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Figure 7: As Fig. 4, but with initial separations of 4 between the protoplanets. Resonant migration again dominates, but now with two pairs of co-orbital protoplanets. These two pairs lie in a 3:2 mean motion resonance, a consequence of the 14 body displacing the inner pair at yr without breaking the commensurability. The bottom plot shows a detailed view of the active period following intial settling. | |
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Figure 8: As Fig. 4, but with a Gaussian mass distribution for the protoplanets. From the object at smallest initial radius, to the nearest 0.1 the masses of the bodies are 13.8, 9.8, 17.6, 14.2, 8.5, 19.4, 2.9, 10.6, 14.7 & 6.6 . The non-monotonic distribution of migration rates causes the population to fragment into smaller resonant groups. The 2.9 body (orange) is excited rather than captured by the neighbouring 10.6 embryo (purple), but is subsequently able to form a stable resonance with another body of comparable mass. | |
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Figure 9: As Fig. 4, but for a model with 20 protoplanets separated initially by 5 . The protoplanets have reduced masses 1 , 1.5 , 2 ,..., 10.5 , reflecting an earlier period of growth. The middle and bottom plots show the eccentricities of the initially inner and outer ten bodies, respectively. Collisions increase protoplanet masses and cause the formation of several smaller resonantly migrating groups. | |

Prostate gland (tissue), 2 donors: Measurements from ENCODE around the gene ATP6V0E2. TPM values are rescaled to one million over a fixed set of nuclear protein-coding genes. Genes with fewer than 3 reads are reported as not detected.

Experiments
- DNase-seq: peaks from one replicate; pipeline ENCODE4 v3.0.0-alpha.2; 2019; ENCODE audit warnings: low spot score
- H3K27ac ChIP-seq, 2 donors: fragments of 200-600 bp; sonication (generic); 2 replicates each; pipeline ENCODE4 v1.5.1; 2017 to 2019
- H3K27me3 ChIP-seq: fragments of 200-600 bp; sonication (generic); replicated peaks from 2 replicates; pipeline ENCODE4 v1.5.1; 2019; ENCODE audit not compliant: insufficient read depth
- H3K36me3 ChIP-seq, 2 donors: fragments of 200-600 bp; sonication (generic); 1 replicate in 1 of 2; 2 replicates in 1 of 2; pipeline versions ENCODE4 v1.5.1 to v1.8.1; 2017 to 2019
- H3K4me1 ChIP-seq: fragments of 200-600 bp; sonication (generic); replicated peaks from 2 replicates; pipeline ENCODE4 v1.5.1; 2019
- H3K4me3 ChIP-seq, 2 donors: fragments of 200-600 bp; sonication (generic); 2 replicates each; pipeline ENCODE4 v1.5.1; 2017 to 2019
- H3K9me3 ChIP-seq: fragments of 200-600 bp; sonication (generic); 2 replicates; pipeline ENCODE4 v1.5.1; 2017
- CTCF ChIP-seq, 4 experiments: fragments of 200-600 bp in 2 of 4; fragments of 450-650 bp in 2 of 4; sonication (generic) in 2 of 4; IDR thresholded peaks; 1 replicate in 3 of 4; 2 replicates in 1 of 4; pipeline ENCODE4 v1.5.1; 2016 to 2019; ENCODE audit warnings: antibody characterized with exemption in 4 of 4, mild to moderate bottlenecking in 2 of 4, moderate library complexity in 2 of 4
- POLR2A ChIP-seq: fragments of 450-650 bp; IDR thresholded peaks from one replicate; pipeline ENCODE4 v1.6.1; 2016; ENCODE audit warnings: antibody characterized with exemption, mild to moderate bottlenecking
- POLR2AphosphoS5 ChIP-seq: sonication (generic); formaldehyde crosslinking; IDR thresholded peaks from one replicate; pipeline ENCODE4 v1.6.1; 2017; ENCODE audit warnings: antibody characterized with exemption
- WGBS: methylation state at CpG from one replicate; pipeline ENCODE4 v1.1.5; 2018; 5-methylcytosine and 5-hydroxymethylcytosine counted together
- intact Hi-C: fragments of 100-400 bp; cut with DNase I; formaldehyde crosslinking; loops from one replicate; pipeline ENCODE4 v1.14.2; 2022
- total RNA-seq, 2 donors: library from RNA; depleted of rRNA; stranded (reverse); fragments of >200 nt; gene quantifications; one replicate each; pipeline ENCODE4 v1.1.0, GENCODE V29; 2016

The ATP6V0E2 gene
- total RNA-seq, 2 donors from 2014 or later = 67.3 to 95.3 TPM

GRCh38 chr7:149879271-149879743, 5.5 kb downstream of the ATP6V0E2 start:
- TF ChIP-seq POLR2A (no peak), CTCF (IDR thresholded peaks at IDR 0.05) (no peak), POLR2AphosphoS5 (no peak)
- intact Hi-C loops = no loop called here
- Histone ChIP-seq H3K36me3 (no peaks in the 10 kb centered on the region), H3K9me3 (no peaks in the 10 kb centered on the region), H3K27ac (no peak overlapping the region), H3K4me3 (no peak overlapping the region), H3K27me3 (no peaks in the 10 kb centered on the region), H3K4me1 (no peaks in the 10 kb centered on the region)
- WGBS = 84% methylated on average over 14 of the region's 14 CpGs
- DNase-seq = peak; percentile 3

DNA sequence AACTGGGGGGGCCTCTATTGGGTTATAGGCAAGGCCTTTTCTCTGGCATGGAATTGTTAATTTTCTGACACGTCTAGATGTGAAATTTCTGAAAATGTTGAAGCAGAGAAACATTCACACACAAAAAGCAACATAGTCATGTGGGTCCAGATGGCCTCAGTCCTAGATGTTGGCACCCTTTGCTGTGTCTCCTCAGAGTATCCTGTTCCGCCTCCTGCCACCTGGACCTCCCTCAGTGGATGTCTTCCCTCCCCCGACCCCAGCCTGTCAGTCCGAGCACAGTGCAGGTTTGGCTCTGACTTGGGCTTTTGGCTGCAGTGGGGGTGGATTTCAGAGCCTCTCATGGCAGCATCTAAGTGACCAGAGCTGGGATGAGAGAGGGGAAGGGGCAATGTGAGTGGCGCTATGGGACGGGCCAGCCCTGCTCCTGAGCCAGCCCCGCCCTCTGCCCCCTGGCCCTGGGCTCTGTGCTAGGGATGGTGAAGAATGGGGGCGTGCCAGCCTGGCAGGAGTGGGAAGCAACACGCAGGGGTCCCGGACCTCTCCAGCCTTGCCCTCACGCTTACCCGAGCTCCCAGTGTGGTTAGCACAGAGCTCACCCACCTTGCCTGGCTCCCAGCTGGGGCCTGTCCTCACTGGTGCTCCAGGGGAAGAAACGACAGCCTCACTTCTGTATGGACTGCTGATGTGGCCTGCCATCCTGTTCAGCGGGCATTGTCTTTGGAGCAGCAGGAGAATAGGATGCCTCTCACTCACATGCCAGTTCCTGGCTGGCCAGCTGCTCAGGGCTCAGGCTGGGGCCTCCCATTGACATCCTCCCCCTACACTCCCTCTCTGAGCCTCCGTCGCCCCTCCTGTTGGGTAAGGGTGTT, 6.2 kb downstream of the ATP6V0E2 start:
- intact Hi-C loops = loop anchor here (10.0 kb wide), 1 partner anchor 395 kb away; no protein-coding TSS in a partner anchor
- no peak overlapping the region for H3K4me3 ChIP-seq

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Figure 10: As Fig. 4, but for a model with reduced (gaseous) disc mass. Eccentricity damping (and migration rates) are reduced by a factor of 5, but collisions reduce the total number of bodies while eccentricity damping is still too strong for mutual interactions to excite the population. | |
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Figure 11: As Fig. 4, but for a model with eccentricity damping (Eq. (17)) reduced by a factor of 50. Scattering of only ten bodies is now self-sustaining over yr, redistributing bodies throughout the disc. Without energy losses to the disc, migration is reversed at even moderate eccentricities. | |
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Figure 12: Evolution of a model of ten bodies using the NIRVANA hydrodynamic code, similar to Fig. 4. Collisions remove smaller, easily perturbed bodies as differential migration produces a successively more crowded system, until stable resonances form and the group migrate inwards at a single rate. As in the majority of N-body integrations, no body achieves and sustains e_{p}>0.1. | |